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3.  UDP Traceroute Message Extension

   This proposed extension is to reserve the lowest 4 bits in the UDP
   source port field, and a traceroute structure within UDP data field.

3.1.  Original Length Field

   This "original length" field is defined as the lowest nibble of the
   UDP source port field, and specifies the position at which the
   traceroute data structure begins.  The value represents 32-bit words
   ranges from 0x0 to 0xF, with value 0xF as reserved.  Thus the
   position of the traceroute data structure can start from 0 to 56
   octets inside UDP data field.  The "original length" field value 0xF
   indicates there is no traceroute data structure inside the UDP data
   field.

   The "original length" field is defined within UDP "source port" as
   the following:


    0                   1
    0 1 2 3 4 5 6 7 8 9 0 1 2 3 4 5
   +-+-+-+-+-+-+-+-+-+-+-+-+-+-+-+-+
   |                       |Ori-Len|
   +-+-+-+-+-+-+-+-+-+-+-+-+-+-+-+-+

   Ori-Len: 4 bits.  The value (Ori-Len) represents the traceroute data
            structure start position in 32-bit words.  The Ori-Len value
            0xF is reserved.

3.2.  UDP Traceroute Structure

   The UDP traceroute structure starts in UDP data field location from 0
   to 56 octets specified in the "original length" in 32-bit boundary.
   It MUST have exactly one traceroute common header followed by one or
   more UDP traceroute TLVs.

3.2.1.  Traceroute Common Header

   The Common Header is a 8 octets structure has the following format:











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      0                   1                   2                   3
      0 1 2 3 4 5 6 7 8 9 0 1 2 3 4 5 6 7 8 9 0 1 2 3 4 5 6 7 8 9 0 1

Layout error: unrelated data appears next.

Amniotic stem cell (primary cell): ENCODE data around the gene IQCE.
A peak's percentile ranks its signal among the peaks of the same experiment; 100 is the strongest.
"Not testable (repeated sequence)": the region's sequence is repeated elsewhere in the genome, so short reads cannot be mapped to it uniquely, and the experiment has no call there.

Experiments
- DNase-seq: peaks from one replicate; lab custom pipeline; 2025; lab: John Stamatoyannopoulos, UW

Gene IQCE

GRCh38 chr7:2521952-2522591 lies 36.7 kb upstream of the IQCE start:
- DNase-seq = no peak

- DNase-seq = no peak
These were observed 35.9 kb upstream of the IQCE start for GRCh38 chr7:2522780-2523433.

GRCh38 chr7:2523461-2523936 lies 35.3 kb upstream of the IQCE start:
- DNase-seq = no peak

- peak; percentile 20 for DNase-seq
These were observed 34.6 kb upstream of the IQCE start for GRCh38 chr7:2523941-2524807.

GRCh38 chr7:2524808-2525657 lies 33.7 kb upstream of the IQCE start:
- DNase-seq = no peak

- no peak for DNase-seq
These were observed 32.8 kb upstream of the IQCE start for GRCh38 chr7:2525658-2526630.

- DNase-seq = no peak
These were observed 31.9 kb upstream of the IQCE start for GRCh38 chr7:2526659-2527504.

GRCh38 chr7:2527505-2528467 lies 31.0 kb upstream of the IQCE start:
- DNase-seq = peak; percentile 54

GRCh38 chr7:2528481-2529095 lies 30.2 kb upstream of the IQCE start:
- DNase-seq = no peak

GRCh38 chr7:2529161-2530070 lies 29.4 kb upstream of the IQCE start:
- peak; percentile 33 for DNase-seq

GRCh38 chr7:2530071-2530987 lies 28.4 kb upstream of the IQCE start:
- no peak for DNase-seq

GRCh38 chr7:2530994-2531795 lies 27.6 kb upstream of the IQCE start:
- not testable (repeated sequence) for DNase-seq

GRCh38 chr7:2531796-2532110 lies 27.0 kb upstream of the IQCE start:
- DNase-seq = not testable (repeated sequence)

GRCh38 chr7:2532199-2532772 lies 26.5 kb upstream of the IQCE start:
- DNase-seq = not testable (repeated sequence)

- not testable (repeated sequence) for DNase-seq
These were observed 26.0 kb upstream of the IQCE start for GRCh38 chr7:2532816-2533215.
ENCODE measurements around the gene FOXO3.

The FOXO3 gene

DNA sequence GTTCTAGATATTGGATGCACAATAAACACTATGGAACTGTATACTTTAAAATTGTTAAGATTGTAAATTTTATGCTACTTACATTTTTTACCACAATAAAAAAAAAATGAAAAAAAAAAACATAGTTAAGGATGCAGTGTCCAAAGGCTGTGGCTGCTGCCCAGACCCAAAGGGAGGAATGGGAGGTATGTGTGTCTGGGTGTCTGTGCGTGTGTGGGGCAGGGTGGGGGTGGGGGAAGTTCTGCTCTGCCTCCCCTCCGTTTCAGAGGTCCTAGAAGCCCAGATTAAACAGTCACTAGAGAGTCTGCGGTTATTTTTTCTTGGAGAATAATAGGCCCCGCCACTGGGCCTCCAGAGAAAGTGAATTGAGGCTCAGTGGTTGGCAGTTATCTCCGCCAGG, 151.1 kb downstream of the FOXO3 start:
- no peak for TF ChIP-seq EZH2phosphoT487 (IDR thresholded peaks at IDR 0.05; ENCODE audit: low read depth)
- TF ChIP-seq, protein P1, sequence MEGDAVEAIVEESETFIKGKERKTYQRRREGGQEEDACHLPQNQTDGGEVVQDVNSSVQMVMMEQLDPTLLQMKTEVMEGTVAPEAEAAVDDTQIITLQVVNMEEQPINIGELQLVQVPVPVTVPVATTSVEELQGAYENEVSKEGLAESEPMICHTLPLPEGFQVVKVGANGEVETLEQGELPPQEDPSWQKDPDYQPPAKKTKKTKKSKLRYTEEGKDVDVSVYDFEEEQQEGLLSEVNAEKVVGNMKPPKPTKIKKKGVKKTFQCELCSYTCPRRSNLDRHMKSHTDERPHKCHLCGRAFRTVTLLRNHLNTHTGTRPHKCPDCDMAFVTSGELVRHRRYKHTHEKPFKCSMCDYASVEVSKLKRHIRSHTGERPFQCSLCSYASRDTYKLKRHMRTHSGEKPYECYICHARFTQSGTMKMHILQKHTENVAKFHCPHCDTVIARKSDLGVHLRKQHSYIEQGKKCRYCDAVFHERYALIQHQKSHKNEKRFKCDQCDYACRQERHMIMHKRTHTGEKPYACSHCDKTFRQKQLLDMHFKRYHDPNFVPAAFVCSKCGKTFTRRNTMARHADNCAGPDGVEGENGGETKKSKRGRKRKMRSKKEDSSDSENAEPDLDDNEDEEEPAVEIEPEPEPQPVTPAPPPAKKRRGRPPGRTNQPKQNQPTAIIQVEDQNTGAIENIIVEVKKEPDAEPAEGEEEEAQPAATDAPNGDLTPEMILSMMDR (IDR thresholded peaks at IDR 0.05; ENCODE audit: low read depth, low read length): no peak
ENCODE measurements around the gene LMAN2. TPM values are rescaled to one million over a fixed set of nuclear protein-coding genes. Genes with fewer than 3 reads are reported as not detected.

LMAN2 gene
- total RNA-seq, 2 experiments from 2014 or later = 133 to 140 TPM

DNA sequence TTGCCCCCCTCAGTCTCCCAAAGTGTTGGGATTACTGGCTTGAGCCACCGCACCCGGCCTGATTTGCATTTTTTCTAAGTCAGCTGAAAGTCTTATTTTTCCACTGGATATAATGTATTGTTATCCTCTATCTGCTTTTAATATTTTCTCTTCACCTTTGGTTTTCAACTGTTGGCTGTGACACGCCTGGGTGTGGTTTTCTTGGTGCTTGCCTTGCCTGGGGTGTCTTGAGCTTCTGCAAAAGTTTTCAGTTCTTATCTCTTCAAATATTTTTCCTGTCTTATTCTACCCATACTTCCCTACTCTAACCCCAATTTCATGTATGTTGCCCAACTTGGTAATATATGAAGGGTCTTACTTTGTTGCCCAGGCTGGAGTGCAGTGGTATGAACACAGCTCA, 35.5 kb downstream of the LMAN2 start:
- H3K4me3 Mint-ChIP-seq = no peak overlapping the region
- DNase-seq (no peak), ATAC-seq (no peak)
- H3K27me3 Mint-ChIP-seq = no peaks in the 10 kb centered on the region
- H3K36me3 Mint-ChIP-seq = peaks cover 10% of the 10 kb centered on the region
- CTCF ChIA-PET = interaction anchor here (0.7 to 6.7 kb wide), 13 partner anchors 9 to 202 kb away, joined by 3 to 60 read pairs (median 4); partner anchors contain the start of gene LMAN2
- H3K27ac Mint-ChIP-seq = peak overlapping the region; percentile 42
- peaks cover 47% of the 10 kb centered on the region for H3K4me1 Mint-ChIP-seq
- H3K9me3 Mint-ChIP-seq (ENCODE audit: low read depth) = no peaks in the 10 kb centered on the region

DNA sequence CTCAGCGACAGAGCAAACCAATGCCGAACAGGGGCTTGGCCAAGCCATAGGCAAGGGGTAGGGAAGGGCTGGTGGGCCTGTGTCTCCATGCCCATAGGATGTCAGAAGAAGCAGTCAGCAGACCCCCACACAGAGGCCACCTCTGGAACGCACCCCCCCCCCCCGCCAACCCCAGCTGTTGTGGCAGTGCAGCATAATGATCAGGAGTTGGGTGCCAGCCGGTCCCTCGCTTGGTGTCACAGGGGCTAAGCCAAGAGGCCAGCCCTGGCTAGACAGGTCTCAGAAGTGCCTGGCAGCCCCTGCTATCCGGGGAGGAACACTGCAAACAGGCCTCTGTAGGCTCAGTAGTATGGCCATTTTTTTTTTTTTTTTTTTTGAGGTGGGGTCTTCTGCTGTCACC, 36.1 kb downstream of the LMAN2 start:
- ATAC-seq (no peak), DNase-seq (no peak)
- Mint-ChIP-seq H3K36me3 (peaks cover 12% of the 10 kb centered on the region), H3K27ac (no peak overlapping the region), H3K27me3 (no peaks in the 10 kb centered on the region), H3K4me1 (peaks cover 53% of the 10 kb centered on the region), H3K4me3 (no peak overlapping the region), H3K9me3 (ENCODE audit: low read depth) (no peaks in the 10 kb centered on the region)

+-+-+-+-+-+-+-+-+-+-+-+-+-+-+-+-+-+-+-+-+-+-+-+-+-+-+-+-+-+-+-+-+
     |Version|        Length         |           Checksum            |
     +-+-+-+-+-+-+-+-+-+-+-+-+-+-+-+-+-+-+-+-+-+-+-+-+-+-+-+-+-+-+-+-+
     |                  Magic-Number (0x54726163)                    |
     +-+-+-+-+-+-+-+-+-+-+-+-+-+-+-+-+-+-+-+-+-+-+-+-+-+-+-+-+-+-+-+-+

   The fields of the Common Header are defined as follows:

   Version: 4 bits.  It is defined as 1 in this document.

   Length:  12 bits.  The total length of the traceroute data structure
            specifying number of 32-bit words (includes the common
            header and all the TLVs).

   Checksum:  16 bits.  The one's complement of the one's complement sum
            of the traceroute data structure, with the checksum field
            replaced by zero for the purpose of computing the checksum.

   Magic Number:  32 bits.  It is defined as Hex value of 0x54726163 in
            this document.  This is used mainly for structure
            identification of this extension version.

3.2.2.  Traceroute TLV

   Traceroute TLVs (Type-Length-Value tuples) have the following format:


      0                   1                   2                   3
      0 1 2 3 4 5 6 7 8 9 0 1 2 3 4 5 6 7 8 9 0 1 2 3 4 5 6 7 8 9 0 1
     +-+-+-+-+-+-+-+-+-+-+-+-+-+-+-+-+-+-+-+-+-+-+-+-+-+-+-+-+-+-+-+-+
     |             Type              |            Length             |
     +-+-+-+-+-+-+-+-+-+-+-+-+-+-+-+-+-+-+-+-+-+-+-+-+-+-+-+-+-+-+-+-+
     |                             Value                             |
     .                                                               .
     .                                                               .
     .                                                               .
     |                                                               |
     +-+-+-+-+-+-+-+-+-+-+-+-+-+-+-+-+-+-+-+-+-+-+-+-+-+-+-+-+-+-+-+-+

   Type:    16 bits.

   Length:  16 bits. length of the Value field in octets.







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   Value:   depends on the Type.  It is zero padded to align to a
            4-octet boundary.

   This document defines two TLVs below.

3.2.2.1.  Traceroute Authentication TLV

   This TLV carries the HMAC authentication related information.  It
   verifies both the data integrity and the authenticity of the entire
   message.  This TLV has the following format:


      0                   1                   2                   3
      0 1 2 3 4 5 6 7 8 9 0 1 2 3 4 5 6 7 8 9 0 1 2 3 4 5 6 7 8 9 0 1
     +-+-+-+-+-+-+-+-+-+-+-+-+-+-+-+-+-+-+-+-+-+-+-+-+-+-+-+-+-+-+-+-+
     |   Type = 1 (Authentication)   |       Length (variable)       |
     +-+-+-+-+-+-+-+-+-+-+-+-+-+-+-+-+-+-+-+-+-+-+-+-+-+-+-+-+-+-+-+-+
     |     Auth Type                 |    Key ID     | Auth Data Len |
     +-+-+-+-+-+-+-+-+-+-+-+-+-+-+-+-+-+-+-+-+-+-+-+-+-+-+-+-+-+-+-+-+
     |                                                               |
     |                     Auth Data (Variable)                      |
     |                                                               |